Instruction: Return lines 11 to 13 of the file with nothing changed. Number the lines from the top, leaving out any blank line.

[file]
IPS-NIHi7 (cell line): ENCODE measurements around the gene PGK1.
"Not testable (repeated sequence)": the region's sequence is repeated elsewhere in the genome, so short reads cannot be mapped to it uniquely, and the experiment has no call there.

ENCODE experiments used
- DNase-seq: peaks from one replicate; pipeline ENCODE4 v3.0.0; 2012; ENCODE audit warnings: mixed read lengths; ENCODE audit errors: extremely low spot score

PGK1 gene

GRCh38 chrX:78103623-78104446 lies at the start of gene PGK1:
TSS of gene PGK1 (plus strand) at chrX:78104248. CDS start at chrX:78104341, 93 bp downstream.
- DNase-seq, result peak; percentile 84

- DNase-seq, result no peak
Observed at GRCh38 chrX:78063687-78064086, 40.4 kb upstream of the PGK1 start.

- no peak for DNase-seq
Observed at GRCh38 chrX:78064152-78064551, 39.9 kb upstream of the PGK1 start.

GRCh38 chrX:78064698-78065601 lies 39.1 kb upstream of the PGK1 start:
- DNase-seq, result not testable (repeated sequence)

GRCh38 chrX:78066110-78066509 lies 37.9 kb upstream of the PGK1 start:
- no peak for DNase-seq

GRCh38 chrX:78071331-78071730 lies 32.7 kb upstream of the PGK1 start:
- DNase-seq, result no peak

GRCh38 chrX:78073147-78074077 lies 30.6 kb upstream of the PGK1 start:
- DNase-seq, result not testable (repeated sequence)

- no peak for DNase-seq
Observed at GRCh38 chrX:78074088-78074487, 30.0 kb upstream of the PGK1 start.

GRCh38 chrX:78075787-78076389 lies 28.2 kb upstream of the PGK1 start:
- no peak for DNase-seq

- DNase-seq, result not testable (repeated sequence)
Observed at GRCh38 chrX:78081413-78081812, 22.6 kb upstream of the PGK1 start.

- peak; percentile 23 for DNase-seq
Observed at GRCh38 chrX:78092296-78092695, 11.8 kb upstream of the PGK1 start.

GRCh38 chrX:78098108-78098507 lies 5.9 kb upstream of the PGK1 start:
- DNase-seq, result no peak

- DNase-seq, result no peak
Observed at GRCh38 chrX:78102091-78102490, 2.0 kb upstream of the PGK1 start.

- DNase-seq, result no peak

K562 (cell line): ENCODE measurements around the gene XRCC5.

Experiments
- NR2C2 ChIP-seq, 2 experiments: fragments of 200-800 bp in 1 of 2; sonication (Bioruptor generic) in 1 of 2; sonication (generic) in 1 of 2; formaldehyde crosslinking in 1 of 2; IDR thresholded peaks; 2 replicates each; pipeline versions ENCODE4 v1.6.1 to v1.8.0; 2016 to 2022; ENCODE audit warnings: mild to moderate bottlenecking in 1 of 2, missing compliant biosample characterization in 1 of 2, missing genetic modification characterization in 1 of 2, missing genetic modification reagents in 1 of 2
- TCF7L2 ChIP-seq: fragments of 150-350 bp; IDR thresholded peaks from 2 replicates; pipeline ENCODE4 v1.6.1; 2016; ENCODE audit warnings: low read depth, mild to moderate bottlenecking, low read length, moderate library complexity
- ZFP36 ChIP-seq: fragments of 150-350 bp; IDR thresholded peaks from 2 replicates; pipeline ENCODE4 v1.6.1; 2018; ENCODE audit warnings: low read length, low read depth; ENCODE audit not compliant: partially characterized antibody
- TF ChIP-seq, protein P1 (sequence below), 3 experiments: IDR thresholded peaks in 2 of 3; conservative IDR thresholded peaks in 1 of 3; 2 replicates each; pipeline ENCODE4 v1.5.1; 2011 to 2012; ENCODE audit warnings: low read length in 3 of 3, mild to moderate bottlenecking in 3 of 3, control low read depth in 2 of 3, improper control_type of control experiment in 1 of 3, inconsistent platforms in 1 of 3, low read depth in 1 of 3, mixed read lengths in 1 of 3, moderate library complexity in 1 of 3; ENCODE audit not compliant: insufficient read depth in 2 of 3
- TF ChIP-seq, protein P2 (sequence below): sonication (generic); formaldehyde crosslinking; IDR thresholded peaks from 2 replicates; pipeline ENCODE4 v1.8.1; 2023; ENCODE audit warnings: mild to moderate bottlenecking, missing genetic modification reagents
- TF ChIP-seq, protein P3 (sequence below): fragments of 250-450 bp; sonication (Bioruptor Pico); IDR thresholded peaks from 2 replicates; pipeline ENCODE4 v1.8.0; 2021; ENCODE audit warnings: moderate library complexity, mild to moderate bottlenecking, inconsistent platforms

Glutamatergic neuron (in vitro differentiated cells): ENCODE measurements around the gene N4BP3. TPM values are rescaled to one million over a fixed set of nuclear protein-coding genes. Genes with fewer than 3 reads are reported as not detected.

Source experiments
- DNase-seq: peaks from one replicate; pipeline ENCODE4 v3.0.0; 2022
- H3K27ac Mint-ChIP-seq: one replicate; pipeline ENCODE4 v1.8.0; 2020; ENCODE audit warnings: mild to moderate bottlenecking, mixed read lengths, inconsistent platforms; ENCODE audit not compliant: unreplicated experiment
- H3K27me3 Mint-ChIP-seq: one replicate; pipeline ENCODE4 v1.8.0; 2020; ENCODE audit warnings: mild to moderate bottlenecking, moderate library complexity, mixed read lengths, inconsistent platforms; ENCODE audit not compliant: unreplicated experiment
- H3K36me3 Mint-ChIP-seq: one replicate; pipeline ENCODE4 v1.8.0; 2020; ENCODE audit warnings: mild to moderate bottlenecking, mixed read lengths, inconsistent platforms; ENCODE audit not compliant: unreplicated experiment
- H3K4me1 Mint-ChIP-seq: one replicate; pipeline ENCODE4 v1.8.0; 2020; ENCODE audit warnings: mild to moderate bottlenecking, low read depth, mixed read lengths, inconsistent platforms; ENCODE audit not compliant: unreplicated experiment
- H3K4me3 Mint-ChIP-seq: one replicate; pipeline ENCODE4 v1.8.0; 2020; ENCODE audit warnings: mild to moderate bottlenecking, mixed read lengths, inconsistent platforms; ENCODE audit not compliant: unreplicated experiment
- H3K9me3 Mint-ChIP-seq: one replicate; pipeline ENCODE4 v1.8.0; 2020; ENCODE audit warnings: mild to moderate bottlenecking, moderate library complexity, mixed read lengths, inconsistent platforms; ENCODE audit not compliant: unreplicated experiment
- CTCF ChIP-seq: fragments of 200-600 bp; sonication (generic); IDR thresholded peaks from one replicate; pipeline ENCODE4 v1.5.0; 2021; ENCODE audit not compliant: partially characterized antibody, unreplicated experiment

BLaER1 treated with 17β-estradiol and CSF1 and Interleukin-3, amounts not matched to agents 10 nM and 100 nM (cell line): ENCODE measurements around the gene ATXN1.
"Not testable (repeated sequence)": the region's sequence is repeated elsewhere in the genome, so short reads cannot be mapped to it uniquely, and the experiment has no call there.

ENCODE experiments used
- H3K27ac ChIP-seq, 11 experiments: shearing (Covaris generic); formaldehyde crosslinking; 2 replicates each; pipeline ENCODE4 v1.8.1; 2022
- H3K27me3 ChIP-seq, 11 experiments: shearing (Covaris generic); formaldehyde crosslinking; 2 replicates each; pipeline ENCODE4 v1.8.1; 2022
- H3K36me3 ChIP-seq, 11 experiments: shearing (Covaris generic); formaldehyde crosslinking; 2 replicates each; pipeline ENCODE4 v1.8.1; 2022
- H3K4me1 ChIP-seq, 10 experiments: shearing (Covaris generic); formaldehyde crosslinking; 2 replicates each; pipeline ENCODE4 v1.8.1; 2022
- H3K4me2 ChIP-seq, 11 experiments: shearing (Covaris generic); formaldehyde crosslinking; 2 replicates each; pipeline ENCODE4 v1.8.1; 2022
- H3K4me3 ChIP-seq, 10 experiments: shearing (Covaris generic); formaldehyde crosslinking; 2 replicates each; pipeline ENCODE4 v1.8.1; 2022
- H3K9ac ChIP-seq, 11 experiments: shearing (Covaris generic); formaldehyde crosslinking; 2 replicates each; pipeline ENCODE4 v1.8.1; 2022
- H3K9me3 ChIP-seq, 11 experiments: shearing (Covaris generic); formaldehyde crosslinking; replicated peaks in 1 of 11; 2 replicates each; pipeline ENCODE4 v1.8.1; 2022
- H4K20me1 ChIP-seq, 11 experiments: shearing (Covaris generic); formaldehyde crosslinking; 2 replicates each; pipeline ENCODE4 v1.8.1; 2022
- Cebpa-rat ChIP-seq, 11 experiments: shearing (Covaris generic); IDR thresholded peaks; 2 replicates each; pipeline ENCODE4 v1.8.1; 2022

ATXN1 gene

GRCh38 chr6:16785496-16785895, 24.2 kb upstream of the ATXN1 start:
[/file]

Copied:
- no peak for DNase-seq
Observed at GRCh38 chrX:78064152-78064551, 39.9 kb upstream of the PGK1 start.

GRCh38 chrX:78064698-78065601 lies 39.1 kb upstream of the PGK1 start: